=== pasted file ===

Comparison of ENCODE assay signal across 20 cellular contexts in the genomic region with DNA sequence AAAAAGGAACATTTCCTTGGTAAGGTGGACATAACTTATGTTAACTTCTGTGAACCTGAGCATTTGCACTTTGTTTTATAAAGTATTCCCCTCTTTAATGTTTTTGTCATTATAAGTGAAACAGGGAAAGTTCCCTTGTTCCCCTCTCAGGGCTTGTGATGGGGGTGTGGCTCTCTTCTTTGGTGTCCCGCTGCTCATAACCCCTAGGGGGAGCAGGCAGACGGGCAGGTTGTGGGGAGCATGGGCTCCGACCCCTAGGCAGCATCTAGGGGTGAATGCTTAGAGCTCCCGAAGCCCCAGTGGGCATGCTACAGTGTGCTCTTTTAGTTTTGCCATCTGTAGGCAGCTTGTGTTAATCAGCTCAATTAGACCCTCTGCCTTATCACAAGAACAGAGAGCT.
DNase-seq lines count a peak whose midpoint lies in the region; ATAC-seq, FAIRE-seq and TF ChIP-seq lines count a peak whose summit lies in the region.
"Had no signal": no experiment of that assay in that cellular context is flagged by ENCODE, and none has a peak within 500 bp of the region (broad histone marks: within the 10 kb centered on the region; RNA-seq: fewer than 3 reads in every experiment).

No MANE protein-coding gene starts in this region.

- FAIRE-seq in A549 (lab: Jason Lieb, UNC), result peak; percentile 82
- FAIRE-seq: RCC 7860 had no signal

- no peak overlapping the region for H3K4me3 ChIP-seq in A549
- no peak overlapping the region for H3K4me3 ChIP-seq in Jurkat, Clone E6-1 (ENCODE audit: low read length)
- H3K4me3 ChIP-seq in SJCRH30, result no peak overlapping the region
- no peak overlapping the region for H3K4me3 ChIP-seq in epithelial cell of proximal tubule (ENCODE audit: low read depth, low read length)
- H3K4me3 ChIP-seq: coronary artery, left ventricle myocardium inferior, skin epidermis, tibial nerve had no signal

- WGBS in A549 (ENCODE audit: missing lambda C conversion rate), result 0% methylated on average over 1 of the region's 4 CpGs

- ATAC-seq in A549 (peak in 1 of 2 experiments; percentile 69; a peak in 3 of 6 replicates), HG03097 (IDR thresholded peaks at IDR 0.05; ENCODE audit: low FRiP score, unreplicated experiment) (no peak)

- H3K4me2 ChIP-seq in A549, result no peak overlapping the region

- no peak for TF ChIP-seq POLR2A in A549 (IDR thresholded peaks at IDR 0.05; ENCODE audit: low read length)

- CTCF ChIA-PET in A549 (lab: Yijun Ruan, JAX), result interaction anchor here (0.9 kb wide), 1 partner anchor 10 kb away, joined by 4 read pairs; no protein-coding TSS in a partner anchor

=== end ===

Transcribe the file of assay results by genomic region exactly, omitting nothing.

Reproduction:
Comparison of ENCODE assay signal across 20 cellular contexts in the genomic region with DNA sequence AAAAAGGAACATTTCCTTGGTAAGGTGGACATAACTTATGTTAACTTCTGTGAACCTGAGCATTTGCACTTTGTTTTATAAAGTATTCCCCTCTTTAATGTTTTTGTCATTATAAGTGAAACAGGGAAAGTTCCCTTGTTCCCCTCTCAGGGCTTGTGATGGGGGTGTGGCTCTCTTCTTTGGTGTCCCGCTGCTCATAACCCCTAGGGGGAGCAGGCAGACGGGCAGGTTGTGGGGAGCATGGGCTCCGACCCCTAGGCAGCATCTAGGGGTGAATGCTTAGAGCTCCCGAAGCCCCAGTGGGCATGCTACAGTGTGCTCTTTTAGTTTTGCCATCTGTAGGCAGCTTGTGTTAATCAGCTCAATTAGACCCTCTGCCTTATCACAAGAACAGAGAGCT.
DNase-seq lines count a peak whose midpoint lies in the region; ATAC-seq, FAIRE-seq and TF ChIP-seq lines count a peak whose summit lies in the region.
"Had no signal": no experiment of that assay in that cellular context is flagged by ENCODE, and none has a peak within 500 bp of the region (broad histone marks: within the 10 kb centered on the region; RNA-seq: fewer than 3 reads in every experiment).

No MANE protein-coding gene starts in this region.

- FAIRE-seq in A549 (lab: Jason Lieb, UNC), result peak; percentile 82
- FAIRE-seq: RCC 7860 had no signal

- no peak overlapping the region for H3K4me3 ChIP-seq in A549
- no peak overlapping the region for H3K4me3 ChIP-seq in Jurkat, Clone E6-1 (ENCODE audit: low read length)
- H3K4me3 ChIP-seq in SJCRH30, result no peak overlapping the region
- no peak overlapping the region for H3K4me3 ChIP-seq in epithelial cell of proximal tubule (ENCODE audit: low read depth, low read length)
- H3K4me3 ChIP-seq: coronary artery, left ventricle myocardium inferior, skin epidermis, tibial nerve had no signal

- WGBS in A549 (ENCODE audit: missing lambda C conversion rate), result 0% methylated on average over 1 of the region's 4 CpGs

- ATAC-seq in A549 (peak in 1 of 2 experiments; percentile 69; a peak in 3 of 6 replicates), HG03097 (IDR thresholded peaks at IDR 0.05; ENCODE audit: low FRiP score, unreplicated experiment) (no peak)

- H3K4me2 ChIP-seq in A549, result no peak overlapping the region

- no peak for TF ChIP-seq POLR2A in A549 (IDR thresholded peaks at IDR 0.05; ENCODE audit: low read length)

- CTCF ChIA-PET in A549 (lab: Yijun Ruan, JAX), result interaction anchor here (0.9 kb wide), 1 partner anchor 10 kb away, joined by 4 read pairs; no protein-coding TSS in a partner anchor